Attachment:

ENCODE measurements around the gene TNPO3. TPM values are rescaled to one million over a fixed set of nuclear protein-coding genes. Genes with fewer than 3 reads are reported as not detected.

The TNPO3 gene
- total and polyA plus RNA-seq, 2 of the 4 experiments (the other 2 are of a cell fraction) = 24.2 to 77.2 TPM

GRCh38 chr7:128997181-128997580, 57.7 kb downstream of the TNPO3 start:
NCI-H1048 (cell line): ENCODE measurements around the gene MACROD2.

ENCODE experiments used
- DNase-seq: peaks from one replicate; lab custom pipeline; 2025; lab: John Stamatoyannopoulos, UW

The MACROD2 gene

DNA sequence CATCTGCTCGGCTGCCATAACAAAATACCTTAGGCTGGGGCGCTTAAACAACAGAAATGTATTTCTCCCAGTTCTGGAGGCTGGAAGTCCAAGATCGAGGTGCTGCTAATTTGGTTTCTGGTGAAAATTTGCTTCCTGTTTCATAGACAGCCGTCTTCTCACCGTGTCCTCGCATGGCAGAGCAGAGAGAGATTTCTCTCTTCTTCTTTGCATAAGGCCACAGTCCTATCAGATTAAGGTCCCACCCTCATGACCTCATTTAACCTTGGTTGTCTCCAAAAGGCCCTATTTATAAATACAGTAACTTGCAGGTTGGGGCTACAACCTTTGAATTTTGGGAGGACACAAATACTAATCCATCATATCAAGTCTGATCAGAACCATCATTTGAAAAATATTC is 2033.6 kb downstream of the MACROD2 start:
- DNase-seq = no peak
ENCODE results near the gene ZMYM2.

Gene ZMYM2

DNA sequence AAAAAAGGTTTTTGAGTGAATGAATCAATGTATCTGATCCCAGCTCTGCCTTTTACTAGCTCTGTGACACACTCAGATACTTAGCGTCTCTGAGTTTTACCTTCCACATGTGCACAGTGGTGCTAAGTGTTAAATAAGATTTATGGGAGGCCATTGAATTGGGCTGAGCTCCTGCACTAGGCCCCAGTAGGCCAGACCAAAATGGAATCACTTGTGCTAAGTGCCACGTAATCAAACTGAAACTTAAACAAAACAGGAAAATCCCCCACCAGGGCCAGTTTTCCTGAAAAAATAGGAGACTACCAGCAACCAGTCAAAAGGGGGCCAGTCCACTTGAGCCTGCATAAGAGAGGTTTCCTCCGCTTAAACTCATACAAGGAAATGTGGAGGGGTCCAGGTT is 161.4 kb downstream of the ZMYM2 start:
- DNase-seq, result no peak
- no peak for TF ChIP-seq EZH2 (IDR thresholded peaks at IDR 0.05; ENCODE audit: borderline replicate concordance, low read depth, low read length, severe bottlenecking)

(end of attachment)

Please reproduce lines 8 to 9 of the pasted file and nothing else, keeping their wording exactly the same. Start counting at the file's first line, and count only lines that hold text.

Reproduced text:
The MACROD2 gene

DNA sequence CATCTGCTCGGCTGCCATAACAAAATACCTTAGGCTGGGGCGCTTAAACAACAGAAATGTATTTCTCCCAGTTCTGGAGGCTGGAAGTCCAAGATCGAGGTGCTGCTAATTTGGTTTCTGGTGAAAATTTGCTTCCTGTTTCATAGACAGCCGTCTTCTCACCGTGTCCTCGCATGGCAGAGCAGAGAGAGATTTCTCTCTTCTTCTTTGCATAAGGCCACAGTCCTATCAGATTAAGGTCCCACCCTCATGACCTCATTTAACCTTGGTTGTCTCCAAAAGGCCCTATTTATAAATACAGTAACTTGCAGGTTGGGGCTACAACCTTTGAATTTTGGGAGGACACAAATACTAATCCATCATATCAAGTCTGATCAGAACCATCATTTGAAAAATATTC is 2033.6 kb downstream of the MACROD2 start: